When it comes to Bethesda’s spacefaring RPG, the only thing I care about is how wacky the Starfield builds will be. It’s ok if the main story lands a little flat or there aren’t many compelling ways to influence the outcome of side quests. If I can weaponise an addiction to psychotropic fish or barter my way through every encounter without having to equip a weapon then Starfield will be a success in my eyes.
For me and thousands of other Bethesda Game Studios fans, the first few playthroughs are just test runs: get a feel for the range of encounters, explore the skill tree, and note down any cool Starfield weapons, shortcuts, or key decisions for later exploitation. The real game starts several playthroughs later when you have enough ingredients to create a Starfield character build so powerful or bizarre that either its effectiveness or ineffectiveness becomes the goal of the game.
YouTubers and streamers like ‘Mitten Squad‘ and ‘Joov‘ have popularised these extremely limited playthroughs. Thanks to their creativity, we’ve seen BGS builds including ‘toy knife-wielding baby‘, ‘scroll-only Skyrim‘, and a playthrough of Fallout 4 in which you can’t leave the game’s heavily irradiated Glowing Sea region.
Accomplishing these goals can take dozens of hours and hundreds of deaths, and whether you’re watching a streamer attempt it or are trying a build you dreamt up, there will be some very, very boring moments. However, the breakthroughs provide more excitement than any plot beat or discovery in the game itself. For my own 007-inspired Fallout 4 playthrough, learning about a silenced pistol like the Deliverer was a pivotal moment which made exploring the wasteland as a half-cut renegade in a tuxedo possible, whereas before it had been a death wish.
The fact that you can beat Skyrim with a fork – yes, just a regular fork – is a testament to the flexibility of Bethesda’s RPG design. I’m praying that Starfield is full systems and items that expand these experiences like never before. So, how can Starfield shake up the builds and restricted playthroughs experience for long-term Bethesda Game Studios fans?
First off, I want to be a space pirate. Not just an errand boy for the Crimson Fleet but a proper, independent space pirate with an armada and a set of secret outposts dotted around the Settled Systems. I’ll need to build up some whopping bounties with all the Starfield factions, assemble a motley crew of robots and mercenaries, and kit my space farer out with as much anachronistic gear as I can find. That’s a simple one.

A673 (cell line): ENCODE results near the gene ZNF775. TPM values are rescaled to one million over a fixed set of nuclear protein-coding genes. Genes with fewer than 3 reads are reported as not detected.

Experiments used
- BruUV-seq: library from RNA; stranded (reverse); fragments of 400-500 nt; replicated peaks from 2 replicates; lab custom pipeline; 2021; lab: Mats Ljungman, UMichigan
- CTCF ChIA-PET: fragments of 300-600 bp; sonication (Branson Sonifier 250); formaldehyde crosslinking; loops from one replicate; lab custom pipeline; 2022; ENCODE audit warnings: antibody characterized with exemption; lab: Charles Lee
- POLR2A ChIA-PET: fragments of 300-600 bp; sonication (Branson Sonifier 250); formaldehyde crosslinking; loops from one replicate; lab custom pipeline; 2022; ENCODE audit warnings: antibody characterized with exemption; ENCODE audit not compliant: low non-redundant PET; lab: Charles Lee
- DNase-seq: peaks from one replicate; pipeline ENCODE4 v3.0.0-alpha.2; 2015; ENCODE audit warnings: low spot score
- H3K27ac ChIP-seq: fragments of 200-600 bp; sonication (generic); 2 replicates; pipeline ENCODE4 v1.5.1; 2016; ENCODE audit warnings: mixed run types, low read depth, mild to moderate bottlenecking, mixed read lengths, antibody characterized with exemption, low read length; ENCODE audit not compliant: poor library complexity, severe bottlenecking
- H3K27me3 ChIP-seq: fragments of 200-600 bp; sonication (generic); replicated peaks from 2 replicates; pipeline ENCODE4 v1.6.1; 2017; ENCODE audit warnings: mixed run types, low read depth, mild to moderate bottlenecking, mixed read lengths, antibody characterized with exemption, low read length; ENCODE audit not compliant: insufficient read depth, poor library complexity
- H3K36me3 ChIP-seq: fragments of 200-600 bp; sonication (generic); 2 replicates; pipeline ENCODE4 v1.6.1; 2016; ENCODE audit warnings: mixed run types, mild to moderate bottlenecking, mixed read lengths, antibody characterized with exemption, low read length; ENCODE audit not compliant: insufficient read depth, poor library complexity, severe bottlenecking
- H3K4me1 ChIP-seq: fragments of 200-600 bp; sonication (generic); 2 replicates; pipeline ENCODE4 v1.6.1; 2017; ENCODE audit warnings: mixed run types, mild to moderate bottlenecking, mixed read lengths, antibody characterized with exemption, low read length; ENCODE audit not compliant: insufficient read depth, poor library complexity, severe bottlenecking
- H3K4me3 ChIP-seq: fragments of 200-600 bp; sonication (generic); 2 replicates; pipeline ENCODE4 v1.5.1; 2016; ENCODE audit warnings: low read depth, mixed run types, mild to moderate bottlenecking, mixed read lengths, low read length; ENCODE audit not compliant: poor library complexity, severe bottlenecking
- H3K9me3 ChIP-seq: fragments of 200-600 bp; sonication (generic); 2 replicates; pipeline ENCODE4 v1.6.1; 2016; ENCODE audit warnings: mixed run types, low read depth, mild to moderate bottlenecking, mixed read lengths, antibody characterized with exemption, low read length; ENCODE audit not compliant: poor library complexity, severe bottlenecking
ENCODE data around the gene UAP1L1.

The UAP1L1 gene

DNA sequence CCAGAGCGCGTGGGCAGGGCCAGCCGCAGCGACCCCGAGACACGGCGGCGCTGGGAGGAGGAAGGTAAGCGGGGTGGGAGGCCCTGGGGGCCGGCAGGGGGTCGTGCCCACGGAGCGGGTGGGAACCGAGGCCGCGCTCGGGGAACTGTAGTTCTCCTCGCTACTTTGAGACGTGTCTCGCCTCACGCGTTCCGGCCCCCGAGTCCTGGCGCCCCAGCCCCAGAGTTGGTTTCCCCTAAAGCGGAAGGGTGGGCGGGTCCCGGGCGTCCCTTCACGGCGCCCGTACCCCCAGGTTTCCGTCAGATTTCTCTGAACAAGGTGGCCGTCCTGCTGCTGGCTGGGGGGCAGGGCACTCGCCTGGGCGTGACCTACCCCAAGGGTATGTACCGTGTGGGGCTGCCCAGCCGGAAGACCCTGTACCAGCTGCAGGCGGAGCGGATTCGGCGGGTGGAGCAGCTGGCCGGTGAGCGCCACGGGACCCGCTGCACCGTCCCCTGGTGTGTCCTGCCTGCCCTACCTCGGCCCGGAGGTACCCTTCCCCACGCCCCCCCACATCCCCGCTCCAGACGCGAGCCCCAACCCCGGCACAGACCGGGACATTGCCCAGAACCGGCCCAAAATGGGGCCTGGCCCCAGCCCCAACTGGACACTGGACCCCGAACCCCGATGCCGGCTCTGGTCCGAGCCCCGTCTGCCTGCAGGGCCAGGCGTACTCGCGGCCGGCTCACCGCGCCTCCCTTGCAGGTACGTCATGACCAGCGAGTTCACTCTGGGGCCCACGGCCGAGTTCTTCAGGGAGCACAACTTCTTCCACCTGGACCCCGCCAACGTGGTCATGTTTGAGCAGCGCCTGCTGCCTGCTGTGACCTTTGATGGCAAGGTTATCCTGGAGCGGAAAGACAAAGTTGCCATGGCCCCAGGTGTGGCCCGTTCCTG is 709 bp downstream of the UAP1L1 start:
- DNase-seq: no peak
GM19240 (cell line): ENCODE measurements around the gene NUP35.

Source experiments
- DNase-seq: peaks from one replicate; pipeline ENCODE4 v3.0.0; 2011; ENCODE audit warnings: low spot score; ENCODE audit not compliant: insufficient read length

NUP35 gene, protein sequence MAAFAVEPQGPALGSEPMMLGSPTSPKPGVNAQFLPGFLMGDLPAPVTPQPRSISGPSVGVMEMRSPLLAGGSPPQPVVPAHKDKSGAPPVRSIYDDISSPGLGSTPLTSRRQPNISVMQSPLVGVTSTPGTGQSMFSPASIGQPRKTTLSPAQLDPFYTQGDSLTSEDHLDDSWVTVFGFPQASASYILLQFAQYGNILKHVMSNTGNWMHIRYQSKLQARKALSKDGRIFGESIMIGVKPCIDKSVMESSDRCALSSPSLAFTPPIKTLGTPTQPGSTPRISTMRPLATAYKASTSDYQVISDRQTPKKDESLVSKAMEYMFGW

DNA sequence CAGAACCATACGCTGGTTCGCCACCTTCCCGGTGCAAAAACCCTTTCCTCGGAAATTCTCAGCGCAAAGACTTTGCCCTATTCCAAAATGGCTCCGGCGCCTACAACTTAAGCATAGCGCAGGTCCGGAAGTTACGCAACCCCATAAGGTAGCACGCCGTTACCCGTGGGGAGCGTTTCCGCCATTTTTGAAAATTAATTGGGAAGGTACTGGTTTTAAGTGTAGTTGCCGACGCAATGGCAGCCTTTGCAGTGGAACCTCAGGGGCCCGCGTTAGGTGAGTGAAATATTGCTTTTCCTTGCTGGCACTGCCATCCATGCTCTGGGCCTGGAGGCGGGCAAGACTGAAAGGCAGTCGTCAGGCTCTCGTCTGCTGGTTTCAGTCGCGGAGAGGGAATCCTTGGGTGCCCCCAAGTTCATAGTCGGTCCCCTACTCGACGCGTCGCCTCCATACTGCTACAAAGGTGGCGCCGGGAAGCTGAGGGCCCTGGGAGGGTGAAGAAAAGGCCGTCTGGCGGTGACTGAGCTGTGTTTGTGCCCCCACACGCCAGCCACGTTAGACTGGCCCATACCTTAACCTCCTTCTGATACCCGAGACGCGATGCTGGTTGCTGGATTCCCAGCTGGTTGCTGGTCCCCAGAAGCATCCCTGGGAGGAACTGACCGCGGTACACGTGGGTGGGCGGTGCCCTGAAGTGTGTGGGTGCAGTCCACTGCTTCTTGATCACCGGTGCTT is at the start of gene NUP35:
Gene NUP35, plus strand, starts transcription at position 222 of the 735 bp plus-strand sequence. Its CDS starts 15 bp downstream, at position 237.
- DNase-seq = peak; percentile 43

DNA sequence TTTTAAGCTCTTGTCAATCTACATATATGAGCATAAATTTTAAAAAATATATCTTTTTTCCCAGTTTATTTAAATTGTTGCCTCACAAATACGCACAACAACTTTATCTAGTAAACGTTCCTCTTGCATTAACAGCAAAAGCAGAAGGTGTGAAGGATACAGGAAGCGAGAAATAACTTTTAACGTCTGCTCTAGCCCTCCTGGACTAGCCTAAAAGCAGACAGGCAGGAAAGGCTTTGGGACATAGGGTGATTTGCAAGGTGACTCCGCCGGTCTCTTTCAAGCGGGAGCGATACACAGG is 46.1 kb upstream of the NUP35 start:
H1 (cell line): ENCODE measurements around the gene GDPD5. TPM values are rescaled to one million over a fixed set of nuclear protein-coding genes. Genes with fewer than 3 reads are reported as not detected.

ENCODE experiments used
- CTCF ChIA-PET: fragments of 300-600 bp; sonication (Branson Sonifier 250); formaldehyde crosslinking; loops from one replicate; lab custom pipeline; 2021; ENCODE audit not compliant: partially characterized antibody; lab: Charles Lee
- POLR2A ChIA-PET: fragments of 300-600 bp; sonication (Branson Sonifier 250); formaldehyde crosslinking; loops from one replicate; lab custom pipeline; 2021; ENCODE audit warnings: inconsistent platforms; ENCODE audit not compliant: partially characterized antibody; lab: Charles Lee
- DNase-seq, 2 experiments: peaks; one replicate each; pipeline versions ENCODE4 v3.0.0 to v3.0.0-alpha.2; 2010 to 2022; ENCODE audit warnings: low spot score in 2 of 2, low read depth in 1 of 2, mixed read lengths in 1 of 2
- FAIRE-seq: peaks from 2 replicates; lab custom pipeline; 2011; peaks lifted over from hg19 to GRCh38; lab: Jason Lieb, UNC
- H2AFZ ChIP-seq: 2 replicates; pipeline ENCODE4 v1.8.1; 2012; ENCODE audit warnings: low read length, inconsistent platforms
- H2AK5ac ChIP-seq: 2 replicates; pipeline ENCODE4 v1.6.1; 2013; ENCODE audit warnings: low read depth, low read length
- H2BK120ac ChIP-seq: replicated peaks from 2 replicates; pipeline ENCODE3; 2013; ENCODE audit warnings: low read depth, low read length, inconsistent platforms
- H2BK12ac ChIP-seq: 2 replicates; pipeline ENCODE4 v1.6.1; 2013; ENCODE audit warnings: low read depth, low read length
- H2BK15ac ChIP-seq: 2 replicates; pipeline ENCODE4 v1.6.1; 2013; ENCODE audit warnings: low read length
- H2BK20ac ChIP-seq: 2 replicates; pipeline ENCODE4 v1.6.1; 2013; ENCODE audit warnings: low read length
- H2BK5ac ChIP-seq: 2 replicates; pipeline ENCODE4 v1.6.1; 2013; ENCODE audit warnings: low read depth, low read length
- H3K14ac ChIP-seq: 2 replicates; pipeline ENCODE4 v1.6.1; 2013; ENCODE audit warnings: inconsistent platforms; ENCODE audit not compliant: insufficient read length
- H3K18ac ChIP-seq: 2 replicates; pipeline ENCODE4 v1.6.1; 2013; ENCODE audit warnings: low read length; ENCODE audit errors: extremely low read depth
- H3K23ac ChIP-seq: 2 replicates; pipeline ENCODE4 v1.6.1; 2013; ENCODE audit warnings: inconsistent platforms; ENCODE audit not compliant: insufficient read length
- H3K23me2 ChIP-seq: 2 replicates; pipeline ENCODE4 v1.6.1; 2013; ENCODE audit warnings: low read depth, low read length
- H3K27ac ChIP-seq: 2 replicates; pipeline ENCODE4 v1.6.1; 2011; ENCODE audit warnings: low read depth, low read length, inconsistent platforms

Then there’s Aurora, the psychotropic drug made from the fish caught around the pleasure city of Neon. Chem-abusing builds have been a staple of the Fallout series for decades, with several addictive drugs offering bonuses that can help you scrape through combat, speech checks, and even tricky terminals. They come with the risk that you might become addicted and succumb to withdrawal symptoms, though. Balancing the effects of multiple addictions, ensuring you’ve got a steady supply of meds, and knowing which pills to pop and when to make it through each encounter is like a puzzle. Perhaps Aurora hallucinations will offer a fresh challenge for players to navigate – the substance is only legal in Neon, so it must be pretty potent.
How about playing as an alien wrangler? Bethesda has let players fight alongside animals, demons, and beasts before, so I hope we’ll be able to recruit some of the alien critters we find while exploring. Imagine taking a menagerie of exotic pets across the stars, stopping off in every town, stronghold, and space station to show off or pick fights.
An early look at the Starfield traits menu hints at more redundant but addictively challenging build ideas. There’s an Adoring Fan trait that’ll grant you a jabbering follower, so what if we can outfit them with all the best guns and gear in the game and force them to stand as our champion in combat? There are also at least three space religions, so a fully robed zealot playthrough is definitely on the cards.
Of course, all the best build-based playthroughs hinge on gimmick guns, and we have no idea what pointless weaponry Starfield will have. The cutter, a laser cannon used to mine resources, is my first port of call, but it seems a bit too conventional to be the basis of a restricted playthrough. And that’s my only real concern ahead of the new Starfield release date: will it be wacky enough to foster experimental builds? Todd Howard has already said the studio isn’t applying a “hard sci-fi approach” to Starfield, but it has neither Tamriel’s magic nor Fallout’s retrofuturism to make weirdness feel appropriate.
Will playthroughs in which you attempt to beat the game by only shouting at enemies or firing scrap at them with a glorified t-shirt cannon be possible? How about cannibal perks or being able to reverse-pickpocket poisoned apples? Usually, these seemingly trivial gameplay mechanics are what give Bethesda Game Studios titles their longevity. Here’s hoping Starfield will expand the possibilities far beyond anything we’ve seen in The Elder Scrolls or Fallout franchises.